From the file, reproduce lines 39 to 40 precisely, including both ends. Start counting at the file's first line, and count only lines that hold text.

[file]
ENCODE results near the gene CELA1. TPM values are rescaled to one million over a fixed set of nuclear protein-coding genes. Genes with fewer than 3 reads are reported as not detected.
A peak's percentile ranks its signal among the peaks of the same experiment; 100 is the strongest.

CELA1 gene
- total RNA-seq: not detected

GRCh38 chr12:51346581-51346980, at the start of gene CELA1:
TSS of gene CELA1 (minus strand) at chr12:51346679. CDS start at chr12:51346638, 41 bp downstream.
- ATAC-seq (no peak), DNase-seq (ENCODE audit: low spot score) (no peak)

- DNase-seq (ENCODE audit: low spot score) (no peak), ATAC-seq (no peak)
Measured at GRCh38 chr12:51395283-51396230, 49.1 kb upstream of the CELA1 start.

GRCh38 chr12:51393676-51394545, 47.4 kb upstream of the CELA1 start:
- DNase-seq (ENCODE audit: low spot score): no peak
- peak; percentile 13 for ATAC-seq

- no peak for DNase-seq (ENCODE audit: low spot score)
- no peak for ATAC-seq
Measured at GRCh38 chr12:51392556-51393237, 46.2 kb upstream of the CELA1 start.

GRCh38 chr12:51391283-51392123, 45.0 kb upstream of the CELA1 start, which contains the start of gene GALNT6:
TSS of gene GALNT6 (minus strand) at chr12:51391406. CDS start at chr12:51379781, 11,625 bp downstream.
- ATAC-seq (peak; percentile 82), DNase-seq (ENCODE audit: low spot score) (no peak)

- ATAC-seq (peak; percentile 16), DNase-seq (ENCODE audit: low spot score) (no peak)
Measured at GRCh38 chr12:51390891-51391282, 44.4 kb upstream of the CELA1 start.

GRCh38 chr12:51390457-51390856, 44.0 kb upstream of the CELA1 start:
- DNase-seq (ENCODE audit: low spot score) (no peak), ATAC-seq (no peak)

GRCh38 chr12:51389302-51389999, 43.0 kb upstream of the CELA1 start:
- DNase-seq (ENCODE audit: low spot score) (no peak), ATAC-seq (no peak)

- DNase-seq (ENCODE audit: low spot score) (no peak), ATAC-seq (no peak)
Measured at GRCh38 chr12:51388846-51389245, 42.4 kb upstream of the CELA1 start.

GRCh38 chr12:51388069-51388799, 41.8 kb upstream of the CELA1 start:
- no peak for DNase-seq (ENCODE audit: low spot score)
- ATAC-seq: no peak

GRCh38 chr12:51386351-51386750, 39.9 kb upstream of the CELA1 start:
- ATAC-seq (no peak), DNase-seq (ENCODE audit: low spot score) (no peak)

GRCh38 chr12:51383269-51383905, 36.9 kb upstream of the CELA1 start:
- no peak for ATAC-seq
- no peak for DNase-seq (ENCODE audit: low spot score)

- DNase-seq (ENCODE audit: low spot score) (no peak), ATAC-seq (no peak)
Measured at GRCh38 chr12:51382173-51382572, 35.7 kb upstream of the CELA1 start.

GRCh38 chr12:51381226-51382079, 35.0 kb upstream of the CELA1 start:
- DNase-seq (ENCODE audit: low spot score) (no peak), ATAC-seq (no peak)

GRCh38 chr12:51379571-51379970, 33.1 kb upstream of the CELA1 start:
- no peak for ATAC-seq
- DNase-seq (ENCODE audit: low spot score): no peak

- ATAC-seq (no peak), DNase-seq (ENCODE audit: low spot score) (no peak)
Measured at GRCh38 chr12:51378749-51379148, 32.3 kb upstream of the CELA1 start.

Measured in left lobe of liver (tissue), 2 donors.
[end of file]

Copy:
GRCh38 chr12:51379571-51379970, 33.1 kb upstream of the CELA1 start:
- no peak for ATAC-seq